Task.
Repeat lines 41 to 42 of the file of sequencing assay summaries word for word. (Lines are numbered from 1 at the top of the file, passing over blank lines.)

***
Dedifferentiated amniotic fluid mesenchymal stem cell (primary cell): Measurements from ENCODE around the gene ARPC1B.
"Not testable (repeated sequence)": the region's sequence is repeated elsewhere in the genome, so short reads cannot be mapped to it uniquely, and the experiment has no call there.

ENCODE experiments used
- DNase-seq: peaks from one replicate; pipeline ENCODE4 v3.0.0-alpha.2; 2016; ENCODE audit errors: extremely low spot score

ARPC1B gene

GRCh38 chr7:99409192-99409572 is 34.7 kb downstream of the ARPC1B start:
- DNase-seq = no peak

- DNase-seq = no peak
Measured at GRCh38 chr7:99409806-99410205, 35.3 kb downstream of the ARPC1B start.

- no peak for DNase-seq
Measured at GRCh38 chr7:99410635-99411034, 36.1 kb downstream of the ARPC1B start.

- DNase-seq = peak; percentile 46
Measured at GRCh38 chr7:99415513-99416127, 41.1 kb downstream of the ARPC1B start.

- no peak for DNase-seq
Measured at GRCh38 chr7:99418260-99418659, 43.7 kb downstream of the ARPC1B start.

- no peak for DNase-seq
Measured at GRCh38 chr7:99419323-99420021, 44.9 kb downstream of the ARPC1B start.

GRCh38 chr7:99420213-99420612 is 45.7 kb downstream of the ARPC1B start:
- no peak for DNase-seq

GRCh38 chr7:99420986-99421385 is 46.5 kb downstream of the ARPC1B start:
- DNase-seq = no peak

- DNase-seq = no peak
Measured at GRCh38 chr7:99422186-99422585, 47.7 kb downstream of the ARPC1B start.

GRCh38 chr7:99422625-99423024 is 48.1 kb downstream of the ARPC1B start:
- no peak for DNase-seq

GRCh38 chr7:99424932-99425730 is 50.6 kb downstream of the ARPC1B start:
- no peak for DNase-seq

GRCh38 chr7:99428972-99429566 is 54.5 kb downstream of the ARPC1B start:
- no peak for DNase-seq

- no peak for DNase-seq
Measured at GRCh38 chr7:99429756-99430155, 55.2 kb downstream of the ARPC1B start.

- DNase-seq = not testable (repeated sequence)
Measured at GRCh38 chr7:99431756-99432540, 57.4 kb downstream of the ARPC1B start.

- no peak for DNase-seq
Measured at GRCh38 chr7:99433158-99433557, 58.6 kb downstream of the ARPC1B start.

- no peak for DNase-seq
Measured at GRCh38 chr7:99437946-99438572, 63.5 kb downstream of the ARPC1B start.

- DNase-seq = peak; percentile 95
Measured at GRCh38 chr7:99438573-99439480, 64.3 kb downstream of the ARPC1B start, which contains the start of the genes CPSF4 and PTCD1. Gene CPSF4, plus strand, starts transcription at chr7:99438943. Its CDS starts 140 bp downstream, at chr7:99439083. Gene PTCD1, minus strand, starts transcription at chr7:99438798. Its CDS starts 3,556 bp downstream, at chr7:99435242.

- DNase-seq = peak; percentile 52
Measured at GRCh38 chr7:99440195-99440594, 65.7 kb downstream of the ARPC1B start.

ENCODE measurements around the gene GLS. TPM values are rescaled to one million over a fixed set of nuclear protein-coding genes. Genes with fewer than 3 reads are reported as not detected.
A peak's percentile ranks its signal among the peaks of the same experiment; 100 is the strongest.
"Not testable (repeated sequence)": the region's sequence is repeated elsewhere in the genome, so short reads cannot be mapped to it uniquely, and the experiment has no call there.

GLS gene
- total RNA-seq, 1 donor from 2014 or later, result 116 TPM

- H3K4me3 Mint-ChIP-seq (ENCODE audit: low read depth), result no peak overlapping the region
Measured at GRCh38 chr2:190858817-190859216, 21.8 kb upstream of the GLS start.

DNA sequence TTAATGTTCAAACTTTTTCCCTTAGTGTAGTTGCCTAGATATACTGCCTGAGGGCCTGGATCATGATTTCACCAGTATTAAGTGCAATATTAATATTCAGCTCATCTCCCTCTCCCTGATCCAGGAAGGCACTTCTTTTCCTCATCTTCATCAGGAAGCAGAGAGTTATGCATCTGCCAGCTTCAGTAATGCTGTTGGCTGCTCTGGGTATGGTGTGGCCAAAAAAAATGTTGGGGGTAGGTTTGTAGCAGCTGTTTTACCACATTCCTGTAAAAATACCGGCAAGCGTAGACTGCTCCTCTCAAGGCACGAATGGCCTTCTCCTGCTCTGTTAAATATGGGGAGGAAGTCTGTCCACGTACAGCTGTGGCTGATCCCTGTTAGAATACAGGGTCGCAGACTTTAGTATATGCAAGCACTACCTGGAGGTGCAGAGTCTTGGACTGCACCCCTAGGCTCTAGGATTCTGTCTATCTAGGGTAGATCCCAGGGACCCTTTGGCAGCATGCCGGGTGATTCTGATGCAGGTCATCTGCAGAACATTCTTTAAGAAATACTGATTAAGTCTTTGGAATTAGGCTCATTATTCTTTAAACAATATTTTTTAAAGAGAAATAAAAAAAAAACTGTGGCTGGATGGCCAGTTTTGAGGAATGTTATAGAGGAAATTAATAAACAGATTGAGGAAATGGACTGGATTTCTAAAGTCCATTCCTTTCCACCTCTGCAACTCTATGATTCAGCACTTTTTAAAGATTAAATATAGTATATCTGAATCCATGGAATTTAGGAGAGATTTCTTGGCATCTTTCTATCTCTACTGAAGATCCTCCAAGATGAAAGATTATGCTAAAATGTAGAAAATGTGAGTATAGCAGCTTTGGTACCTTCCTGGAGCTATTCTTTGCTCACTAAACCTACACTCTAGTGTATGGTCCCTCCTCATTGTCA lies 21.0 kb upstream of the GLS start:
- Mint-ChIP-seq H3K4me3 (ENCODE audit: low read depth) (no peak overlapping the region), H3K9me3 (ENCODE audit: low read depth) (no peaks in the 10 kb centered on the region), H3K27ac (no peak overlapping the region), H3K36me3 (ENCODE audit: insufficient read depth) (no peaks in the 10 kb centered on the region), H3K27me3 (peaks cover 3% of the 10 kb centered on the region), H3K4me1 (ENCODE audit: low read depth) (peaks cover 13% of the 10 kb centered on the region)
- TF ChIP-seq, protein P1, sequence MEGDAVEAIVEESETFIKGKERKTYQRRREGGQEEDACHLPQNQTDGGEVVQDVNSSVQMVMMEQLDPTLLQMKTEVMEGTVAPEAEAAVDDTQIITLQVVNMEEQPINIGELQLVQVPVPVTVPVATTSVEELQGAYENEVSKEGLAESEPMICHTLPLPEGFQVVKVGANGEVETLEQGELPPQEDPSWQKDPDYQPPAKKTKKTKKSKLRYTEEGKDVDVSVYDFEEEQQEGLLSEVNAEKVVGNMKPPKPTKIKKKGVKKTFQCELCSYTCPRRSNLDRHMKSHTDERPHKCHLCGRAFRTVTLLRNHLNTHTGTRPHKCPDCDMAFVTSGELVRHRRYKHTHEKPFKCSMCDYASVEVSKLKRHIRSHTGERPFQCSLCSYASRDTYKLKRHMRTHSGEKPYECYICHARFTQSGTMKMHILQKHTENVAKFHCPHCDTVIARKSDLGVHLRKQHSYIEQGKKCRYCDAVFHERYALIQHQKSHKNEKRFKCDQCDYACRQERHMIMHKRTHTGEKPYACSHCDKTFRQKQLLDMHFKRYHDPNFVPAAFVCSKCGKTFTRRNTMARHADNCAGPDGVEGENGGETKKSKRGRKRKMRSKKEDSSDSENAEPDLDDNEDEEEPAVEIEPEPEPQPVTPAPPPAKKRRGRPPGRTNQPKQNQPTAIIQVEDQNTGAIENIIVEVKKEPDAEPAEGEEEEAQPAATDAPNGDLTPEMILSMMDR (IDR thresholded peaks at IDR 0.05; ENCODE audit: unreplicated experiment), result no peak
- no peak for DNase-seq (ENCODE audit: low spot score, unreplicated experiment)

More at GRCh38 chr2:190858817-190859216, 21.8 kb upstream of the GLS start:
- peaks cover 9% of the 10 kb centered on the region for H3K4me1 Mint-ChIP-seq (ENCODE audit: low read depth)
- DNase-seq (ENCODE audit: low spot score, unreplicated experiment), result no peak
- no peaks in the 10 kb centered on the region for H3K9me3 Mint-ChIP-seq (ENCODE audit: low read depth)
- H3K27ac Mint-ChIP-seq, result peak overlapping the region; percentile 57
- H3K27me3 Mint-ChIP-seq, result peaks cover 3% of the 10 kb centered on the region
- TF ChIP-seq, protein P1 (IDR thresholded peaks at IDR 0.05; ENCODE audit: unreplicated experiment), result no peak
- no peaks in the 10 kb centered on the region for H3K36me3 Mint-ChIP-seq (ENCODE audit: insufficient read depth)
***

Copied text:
Measured at GRCh38 chr7:99440195-99440594, 65.7 kb downstream of the ARPC1B start.

ENCODE measurements around the gene GLS. TPM values are rescaled to one million over a fixed set of nuclear protein-coding genes. Genes with fewer than 3 reads are reported as not detected.